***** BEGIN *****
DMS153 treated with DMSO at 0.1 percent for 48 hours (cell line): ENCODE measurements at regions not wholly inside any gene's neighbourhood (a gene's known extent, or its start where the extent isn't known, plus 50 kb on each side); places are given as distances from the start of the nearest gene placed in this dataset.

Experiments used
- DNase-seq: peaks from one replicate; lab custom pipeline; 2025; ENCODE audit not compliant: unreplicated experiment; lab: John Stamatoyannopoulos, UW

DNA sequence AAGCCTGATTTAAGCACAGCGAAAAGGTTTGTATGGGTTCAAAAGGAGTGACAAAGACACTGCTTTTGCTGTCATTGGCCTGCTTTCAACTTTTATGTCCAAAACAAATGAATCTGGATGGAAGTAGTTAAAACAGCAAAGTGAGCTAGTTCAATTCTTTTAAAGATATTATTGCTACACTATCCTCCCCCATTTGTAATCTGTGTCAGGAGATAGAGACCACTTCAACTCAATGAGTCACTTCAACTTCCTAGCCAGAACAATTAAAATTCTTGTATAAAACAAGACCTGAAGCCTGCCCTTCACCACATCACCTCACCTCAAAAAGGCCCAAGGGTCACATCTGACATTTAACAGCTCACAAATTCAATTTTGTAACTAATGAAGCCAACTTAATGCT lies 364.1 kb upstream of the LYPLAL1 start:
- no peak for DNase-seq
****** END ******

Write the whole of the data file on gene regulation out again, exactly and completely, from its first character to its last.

DMS153 treated with DMSO at 0.1 percent for 48 hours (cell line): ENCODE measurements at regions not wholly inside any gene's neighbourhood (a gene's known extent, or its start where the extent isn't known, plus 50 kb on each side); places are given as distances from the start of the nearest gene placed in this dataset.

Experiments used
- DNase-seq: peaks from one replicate; lab custom pipeline; 2025; ENCODE audit not compliant: unreplicated experiment; lab: John Stamatoyannopoulos, UW

DNA sequence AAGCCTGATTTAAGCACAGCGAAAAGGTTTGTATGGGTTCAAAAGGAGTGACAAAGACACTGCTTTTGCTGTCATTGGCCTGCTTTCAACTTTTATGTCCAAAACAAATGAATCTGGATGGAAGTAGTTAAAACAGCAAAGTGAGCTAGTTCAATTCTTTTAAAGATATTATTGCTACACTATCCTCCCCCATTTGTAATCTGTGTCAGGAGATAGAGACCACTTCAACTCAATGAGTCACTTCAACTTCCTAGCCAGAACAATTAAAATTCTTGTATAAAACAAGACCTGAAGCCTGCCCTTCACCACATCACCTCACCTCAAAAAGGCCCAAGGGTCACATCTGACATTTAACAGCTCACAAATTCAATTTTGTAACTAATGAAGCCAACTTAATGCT lies 364.1 kb upstream of the LYPLAL1 start:
- no peak for DNase-seq